A Belfast Story: Film Review
September 20 (U.K.)
Colm Meaney, Malcolm Sinclair, Tommy O’Neil, Damien Hasson, Patrick Rocks
Colm Meaney stars in this politically charged Northern Irish murder thriller from first-time writer-director Nathan Todd.
Several recent thrillers have tried to address the deep, unresolved tensions of contemporary Northern Ireland after more than a decade of uneasy peace, most notably Oliver Hirschbiegel's Five Minutes of Heaven and James Marsh’s Shadow Dancer. Locally-born writer-director Nathan Todd attempts something similar in his debut feature, a murder mystery with political overtones, but his inexperience lets him down badly. A Belfast Story has already earned minor notoriety in Britain for its promotional press kit, which included a terrorist balaclava and nail-bomb ingredients: an ill-judged publicity stunt for an ill-conceived film.
The reliably magnetic presence of Colm Meaney anchors Todd’s low-budget production, and was no doubt instrumental in securing it a release in British theaters this week. A compelling blend of crumple-faced charm and brooding menace, Meaney becomes more and more like an Irish Gene Hackman with every role. But unfortunately, not even his heavyweight gravitas can save A Belfast Story from its weak script, sluggish pacing and one-dimensional characters. Beyond its limited U.K. release, TV sales and home viewing formats seem the most likely outlets in overseas markets.
Meaney stars as the unnamed Detective, an archetypally world-weary old-timer on the Belfast police force. On the verge of retirement, he is assigned to investigate a string of inventively violent murders of retired IRA members by a mysterious vigilante group. Threatening to drag Northern Ireland back to the “Troubles”, the killing spree also jeopardizes a new political establishment headed by a stage-villain First Minister (Tommy O’Neil) and morally shady police chief (Malcolm Sinclair), both of whom are keen to whitewash their historical links to terrorist groups on both sides of the sectarian divide.
Over a cliché-drenched score of misty-eyed Celtic folk-rock, Meaney manfully struggles to deliver clunkingly portentous cod-poetry like "I count corpses, not causes," but his less capable co-stars come unstuck chewing through some similarly leaden lines. A smarter screenplay might also have helped distract from the cheapness of the production. Despite boasting an experienced technical team that includes veterans of various Martin Scorsese, James Bond and Harry Potter features, A Belfast Story looks small and cramped. The city of Belfast appears to consist of three shabby suburban streets, while the whole of Northern Ireland seems to be run by two politicians and three policemen.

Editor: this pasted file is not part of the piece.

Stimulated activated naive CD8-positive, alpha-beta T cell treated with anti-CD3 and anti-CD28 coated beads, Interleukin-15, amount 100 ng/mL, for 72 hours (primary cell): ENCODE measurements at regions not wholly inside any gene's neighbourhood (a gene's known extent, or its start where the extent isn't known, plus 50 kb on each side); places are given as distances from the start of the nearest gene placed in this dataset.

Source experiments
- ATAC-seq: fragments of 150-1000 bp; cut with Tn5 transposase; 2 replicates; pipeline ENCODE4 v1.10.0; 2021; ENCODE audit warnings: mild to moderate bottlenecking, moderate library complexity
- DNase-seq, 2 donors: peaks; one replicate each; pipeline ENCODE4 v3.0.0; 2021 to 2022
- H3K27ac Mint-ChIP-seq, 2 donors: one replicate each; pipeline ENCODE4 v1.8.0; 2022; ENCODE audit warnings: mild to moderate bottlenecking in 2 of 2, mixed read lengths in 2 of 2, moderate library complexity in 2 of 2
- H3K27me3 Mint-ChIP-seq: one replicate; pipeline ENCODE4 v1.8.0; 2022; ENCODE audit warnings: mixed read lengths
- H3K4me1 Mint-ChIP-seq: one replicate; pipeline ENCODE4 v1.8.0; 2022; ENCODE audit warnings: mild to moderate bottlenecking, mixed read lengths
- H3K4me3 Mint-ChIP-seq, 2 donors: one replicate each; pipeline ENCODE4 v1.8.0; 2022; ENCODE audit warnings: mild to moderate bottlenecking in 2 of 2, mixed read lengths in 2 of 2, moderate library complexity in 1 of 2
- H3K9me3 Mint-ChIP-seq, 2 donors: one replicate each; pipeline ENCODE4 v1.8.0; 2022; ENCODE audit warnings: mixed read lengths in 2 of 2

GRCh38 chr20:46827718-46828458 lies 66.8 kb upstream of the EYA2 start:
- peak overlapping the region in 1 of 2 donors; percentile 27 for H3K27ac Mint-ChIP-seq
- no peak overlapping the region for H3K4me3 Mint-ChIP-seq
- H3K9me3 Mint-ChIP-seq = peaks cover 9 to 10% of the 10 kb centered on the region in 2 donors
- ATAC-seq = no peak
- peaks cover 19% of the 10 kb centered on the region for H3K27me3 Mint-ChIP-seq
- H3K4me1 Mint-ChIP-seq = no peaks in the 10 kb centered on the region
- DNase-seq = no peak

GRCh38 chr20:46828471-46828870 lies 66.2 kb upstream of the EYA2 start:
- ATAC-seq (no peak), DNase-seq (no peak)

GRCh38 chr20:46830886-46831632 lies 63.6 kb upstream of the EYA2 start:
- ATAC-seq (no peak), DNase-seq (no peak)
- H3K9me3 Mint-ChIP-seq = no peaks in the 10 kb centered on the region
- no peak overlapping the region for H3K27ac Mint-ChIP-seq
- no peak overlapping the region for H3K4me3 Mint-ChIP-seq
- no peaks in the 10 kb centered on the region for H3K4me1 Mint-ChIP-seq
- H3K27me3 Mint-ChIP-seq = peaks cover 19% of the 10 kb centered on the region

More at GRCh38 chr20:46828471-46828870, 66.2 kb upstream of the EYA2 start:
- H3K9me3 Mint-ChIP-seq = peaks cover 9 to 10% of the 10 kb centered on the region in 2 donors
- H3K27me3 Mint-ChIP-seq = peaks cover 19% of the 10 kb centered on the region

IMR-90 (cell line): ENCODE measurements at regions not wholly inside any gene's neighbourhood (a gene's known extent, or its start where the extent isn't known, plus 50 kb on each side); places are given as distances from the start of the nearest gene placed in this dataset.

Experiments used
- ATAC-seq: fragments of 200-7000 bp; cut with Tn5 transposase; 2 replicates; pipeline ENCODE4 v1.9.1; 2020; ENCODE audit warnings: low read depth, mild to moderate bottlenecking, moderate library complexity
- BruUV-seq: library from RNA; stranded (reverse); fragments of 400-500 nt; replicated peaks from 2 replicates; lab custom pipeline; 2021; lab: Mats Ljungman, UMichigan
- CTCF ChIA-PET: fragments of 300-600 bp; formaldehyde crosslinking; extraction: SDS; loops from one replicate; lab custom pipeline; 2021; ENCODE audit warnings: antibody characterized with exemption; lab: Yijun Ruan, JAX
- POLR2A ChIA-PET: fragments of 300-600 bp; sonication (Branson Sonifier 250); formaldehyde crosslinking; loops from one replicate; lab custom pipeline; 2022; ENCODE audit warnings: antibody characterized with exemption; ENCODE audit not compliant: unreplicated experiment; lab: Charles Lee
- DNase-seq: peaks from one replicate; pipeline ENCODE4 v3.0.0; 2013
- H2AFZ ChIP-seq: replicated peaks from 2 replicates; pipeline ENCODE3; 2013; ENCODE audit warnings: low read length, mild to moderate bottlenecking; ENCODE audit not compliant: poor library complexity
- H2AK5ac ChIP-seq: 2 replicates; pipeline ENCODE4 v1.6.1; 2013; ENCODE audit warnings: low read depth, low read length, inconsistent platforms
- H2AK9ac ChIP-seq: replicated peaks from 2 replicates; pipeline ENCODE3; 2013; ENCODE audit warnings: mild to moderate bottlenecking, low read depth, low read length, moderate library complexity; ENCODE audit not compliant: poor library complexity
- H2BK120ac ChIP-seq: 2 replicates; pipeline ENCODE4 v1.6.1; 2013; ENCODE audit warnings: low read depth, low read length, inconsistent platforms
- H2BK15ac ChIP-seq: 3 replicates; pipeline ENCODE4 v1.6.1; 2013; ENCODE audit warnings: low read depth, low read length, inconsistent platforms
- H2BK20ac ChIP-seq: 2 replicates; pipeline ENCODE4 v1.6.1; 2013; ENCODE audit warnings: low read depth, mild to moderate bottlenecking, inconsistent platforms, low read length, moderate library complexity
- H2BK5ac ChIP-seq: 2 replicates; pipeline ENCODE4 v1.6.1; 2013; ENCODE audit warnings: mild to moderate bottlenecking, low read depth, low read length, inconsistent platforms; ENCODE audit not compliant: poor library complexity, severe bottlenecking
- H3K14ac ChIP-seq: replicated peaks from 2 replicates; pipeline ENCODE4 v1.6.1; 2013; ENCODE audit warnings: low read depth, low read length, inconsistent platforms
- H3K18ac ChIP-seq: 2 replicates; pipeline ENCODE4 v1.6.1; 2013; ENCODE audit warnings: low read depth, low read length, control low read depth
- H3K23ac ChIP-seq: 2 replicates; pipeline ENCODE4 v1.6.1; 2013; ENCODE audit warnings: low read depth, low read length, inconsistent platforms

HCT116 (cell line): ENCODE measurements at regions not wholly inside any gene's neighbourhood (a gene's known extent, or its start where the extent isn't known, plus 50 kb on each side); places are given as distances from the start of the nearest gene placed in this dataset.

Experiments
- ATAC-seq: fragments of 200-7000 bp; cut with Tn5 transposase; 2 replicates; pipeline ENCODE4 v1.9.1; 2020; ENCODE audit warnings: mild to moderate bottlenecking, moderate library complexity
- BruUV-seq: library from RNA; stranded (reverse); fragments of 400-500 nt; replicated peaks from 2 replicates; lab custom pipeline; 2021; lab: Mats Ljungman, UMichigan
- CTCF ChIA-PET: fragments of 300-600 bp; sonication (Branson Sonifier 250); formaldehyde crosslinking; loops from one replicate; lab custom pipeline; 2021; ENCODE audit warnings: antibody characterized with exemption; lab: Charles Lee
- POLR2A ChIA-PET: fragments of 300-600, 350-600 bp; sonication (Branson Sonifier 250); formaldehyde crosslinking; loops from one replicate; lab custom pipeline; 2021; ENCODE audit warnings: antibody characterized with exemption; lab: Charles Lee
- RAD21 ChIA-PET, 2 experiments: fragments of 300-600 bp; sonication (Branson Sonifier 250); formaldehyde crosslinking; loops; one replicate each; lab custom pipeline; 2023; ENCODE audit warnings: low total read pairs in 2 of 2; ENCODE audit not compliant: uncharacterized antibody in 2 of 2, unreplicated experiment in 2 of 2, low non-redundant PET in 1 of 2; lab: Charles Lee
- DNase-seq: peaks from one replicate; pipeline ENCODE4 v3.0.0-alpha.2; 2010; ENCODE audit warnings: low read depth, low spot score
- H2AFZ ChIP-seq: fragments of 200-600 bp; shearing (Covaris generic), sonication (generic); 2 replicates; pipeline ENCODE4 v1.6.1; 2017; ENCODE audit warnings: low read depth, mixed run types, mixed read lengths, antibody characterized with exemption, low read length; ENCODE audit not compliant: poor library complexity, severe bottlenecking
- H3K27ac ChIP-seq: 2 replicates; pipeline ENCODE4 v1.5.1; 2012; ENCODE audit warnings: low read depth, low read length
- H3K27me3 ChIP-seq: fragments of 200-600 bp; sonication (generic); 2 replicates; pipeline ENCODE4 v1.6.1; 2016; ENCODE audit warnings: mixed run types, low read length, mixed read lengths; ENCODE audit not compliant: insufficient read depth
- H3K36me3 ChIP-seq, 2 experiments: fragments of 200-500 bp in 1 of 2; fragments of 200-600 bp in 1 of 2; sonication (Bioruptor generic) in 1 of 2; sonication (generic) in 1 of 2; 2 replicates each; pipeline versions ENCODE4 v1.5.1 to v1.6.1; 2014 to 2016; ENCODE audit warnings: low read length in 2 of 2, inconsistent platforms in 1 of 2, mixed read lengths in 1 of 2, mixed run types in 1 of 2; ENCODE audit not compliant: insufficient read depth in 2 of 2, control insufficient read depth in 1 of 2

Which is a shame, because Todd has the seeds of a potentially fascinating thriller here. The premise of a Protestant police detective assigned to protect the retired IRA bombers who killed his daughter might have produced the kind of tense, talk-heavy drama well served by Meaney’s considerable acting chops. There is also a great film to be made probing the blood-soaked political landscape of contemporary Northern Ireland, and speculating how an angry new post-sectarian generation might tackle the current state of stalemate.
Rich subject matter indeed. Alas, the solution proposed by A Belfast Story in its belated third-act twist is highly simplistic and deeply dubious: enduring peace through a final orgy of cleansing violence. Anyone who grew up with the Troubles at the top of their daily news bulletin will greet this bone-headed pay-off with nothing but bitter laughter. Slathered in yet more syrupy Celtic folk-rock, Todd’s last clumsy flourish as the end credits roll is a thank-you credit to God. Sadly, he is not being ironic.
Production Company: Adnuco Pictures
Producer: John Todd
Starring: Colm Meaney, Malcolm Sinclair, Tommy O’Neil, Damien Hasson, Patrick Rocks
Director: Nathan Todd
Writer: Nathan Todd
Cinematographer: Peter A. Holland
Editor: John Wright
Music: Nick Glennie-Smith, Mac Quayle
Sales Company: Atlas International
Rated 15 (U.K.), 99 minutes